On the margins of Bangladeshi society, the landless Manta community can be identified by their distinct customs and traditions as well as their lower incomes and social disadvantage.
Story by Divyan Ahimaz. Photos by JAGO NARI.
Manta families live practically their whole lives on the water, eking a living from fishing and moving from place to place.
The Manta in Bangladesh’s southwest share similarities with the Gypsies found across Europe. In fact, their name means ‘Water’ or ‘River Gypsies.’
They are one of the 5,000 cultural groups that make up the estimated population of 370 million indigenous people living in 90 countries worldwide.
Life for the Manta, also known as the Bede or Beday, revolves around the water surrounding their floating homes which is the source of their livelihood and transport routes.
Like Gypsies in other parts of the world, the Manta suffer the same discrimination and exclusion from the wider community.
Being totally dependent upon fishing also brings them into conflict with other fishermen who preciously guard access to locations where better catches can be made.
Hostility towards the group even extends to land ownership rights, to the extent that even their dead cannot be buried.
Having no toilet means that members of the community practice open defecation in the same river they use for bathing and cooking, which in turn fosters diseases associated with poor hygiene.
Unsurprisingly, education for Manta children is overwhelmingly focused on gaining skills related to fishing.
Learning this particular vocation becomes all-encompassing, at the expense of any other academic studies which might lead to alternative sources of income generation in the future.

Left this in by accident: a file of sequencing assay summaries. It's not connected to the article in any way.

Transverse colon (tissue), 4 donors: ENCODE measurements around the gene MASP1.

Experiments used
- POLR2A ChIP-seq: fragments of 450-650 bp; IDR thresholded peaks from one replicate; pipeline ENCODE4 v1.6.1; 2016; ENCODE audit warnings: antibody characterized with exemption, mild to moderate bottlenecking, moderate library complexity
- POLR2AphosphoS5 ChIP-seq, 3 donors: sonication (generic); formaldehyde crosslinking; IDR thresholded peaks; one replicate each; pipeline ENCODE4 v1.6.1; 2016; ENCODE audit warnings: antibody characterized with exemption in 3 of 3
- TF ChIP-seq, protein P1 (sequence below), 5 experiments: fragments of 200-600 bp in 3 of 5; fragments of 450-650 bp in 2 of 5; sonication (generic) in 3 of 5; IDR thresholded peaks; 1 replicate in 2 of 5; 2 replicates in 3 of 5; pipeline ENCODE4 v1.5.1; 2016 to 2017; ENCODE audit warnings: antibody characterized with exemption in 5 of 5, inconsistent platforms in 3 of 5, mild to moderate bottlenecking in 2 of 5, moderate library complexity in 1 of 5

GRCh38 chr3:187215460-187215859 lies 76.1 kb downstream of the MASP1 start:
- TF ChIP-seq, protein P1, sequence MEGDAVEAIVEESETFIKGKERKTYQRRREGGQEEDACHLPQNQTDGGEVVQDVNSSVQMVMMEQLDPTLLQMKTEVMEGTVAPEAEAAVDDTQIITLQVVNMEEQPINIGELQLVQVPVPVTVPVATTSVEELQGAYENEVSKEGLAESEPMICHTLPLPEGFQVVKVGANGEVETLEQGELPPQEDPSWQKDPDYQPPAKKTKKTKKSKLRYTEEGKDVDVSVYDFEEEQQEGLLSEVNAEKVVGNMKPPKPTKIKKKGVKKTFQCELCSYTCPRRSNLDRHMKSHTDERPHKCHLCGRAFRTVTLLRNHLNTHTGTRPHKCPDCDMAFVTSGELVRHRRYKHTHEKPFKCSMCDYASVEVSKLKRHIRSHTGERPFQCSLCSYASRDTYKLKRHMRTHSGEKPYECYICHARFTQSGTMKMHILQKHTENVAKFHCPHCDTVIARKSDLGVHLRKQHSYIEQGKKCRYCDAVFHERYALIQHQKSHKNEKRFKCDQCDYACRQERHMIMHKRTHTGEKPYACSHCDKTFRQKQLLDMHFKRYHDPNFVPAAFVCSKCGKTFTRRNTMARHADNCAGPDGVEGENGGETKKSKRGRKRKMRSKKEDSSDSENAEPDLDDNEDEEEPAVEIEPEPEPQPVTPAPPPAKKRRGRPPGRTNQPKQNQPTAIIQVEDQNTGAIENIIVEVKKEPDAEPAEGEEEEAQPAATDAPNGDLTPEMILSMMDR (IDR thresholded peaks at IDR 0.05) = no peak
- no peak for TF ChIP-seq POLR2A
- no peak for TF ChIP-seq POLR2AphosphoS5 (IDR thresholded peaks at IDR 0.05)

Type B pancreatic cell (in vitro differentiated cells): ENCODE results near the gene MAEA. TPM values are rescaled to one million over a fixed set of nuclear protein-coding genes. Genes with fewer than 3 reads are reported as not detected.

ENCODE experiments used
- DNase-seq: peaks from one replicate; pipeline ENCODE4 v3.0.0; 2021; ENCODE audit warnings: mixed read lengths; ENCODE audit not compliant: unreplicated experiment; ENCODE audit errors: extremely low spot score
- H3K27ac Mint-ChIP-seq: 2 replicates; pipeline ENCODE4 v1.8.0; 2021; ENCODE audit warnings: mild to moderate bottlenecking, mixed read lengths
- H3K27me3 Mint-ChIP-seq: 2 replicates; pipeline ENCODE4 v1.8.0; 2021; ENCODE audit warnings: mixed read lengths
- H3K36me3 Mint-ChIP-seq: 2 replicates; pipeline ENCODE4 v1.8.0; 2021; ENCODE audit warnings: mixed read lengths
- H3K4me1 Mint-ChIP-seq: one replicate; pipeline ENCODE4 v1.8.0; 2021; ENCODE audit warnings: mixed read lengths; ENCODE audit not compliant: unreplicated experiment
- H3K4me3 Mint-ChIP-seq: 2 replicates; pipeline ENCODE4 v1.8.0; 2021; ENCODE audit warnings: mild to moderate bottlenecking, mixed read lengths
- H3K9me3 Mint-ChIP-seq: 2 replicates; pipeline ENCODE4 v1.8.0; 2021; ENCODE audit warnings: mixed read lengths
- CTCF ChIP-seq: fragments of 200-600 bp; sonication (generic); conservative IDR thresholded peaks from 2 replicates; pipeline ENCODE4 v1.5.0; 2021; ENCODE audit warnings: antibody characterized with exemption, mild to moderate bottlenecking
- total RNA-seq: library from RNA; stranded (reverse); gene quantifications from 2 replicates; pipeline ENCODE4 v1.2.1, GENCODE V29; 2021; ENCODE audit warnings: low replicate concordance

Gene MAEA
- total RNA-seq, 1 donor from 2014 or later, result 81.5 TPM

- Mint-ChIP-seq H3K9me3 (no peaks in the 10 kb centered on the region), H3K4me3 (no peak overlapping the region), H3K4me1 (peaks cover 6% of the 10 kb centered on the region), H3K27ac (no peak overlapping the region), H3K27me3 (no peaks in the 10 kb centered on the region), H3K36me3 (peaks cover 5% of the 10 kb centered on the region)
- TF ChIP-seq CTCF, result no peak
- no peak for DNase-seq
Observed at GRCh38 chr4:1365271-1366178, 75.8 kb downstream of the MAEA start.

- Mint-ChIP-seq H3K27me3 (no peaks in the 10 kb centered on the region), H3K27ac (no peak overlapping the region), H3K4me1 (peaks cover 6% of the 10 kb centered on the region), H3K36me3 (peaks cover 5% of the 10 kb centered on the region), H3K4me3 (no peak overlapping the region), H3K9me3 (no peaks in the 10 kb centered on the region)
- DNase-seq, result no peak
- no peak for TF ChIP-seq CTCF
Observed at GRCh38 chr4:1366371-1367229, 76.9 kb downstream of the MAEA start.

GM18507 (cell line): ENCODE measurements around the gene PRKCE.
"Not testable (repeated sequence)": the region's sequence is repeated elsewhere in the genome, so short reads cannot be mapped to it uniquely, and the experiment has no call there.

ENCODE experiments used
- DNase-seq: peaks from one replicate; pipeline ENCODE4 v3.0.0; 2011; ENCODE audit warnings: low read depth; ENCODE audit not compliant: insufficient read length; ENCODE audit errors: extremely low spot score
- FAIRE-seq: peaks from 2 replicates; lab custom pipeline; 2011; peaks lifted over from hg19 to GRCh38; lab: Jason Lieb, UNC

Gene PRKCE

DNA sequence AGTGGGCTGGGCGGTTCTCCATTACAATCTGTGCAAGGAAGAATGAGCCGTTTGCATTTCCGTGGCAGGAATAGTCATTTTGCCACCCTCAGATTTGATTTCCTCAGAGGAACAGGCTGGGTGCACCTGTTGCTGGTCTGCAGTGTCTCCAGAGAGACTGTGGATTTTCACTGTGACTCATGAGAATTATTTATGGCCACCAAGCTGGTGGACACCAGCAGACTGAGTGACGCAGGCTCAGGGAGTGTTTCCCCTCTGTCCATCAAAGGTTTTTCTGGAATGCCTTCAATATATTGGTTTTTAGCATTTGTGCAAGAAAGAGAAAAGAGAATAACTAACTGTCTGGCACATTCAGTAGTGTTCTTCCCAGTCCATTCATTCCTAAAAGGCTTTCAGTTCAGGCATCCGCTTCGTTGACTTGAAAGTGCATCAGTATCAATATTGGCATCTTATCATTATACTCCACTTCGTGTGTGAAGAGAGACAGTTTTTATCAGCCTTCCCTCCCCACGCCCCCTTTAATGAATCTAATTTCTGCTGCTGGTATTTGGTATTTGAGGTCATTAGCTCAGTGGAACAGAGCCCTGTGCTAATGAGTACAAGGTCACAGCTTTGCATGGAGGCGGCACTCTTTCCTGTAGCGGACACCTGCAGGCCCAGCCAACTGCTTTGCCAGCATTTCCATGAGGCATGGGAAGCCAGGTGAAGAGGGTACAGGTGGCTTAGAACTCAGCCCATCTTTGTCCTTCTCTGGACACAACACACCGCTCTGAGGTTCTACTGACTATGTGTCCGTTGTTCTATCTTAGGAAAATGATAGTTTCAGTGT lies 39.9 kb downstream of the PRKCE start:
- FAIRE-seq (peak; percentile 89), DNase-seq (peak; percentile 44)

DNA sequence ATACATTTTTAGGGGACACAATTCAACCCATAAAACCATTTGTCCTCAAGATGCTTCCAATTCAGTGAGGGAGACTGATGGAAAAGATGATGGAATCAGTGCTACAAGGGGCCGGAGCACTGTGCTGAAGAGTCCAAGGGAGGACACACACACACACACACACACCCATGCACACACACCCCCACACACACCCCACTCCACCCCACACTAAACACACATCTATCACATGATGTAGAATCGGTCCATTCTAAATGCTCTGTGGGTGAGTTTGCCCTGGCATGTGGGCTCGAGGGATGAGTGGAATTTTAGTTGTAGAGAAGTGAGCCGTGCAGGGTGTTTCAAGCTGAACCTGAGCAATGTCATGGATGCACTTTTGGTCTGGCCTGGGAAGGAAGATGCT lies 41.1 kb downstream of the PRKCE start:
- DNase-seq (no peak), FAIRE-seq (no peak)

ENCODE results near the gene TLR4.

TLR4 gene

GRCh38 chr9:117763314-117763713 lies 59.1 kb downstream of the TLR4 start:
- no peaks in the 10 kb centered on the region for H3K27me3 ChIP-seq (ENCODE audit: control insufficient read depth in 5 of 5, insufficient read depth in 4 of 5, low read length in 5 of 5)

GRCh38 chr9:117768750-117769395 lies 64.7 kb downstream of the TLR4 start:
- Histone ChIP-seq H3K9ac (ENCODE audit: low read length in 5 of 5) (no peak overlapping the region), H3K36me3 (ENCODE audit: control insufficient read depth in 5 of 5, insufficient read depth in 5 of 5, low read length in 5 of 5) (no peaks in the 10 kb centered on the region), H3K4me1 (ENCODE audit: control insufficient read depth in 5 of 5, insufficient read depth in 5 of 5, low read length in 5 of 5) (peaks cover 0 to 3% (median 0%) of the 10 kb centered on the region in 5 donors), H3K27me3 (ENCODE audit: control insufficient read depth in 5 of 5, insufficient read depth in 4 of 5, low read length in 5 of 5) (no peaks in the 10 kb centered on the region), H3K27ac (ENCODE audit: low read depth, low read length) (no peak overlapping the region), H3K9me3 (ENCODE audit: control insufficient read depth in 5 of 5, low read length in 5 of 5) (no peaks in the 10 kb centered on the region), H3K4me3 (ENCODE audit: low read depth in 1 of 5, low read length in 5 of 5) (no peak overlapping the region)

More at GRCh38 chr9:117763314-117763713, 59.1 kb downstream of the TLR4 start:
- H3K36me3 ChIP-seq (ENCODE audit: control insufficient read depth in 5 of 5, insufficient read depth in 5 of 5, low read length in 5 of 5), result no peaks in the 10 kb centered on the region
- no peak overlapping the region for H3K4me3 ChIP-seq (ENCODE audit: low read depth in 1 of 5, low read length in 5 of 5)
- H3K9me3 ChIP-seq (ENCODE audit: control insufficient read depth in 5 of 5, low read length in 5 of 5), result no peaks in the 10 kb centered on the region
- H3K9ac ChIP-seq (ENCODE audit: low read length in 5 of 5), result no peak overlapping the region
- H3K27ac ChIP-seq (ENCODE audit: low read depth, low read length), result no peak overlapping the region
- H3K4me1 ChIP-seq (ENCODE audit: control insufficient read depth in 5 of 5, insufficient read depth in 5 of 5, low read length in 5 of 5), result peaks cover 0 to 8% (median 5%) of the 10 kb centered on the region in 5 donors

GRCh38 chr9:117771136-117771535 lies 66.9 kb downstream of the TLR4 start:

Life for the Manta revolves around the water.
Manta parents see little value in sending their children to a state-run school where they will not be learning to fish and will likely face pronounced discrimination.
With this in mind, the Jago Nari team were therefore particularly focused on using this trip to assess the feasibility of implementing a ‘boat school’ in the vicinity.
Manta parents see little value in sending their children to schools where they will face pronounced discrimination.
‘We are really grateful to MAF for the flight support to assess the Manta community,’ begins Duke Ivn Amin, who is in charge of resource mobilisation and communication at Jago Nari.
‘Travelling from Dhaka to Char Montaz, we would need approximately 24 hours by road and boat. But MAF greatly reduces that time and we could reach there in 45 minutes at very limited cost. As a result, we had more time to interact with Manta community for an in-depth assessment.’
'Travelling to Char Montaz, we would need approximately 24 hours by road and boat. MAF greatly reduces that time and we could reach there in 45 minutes.' Duke Ivn Amin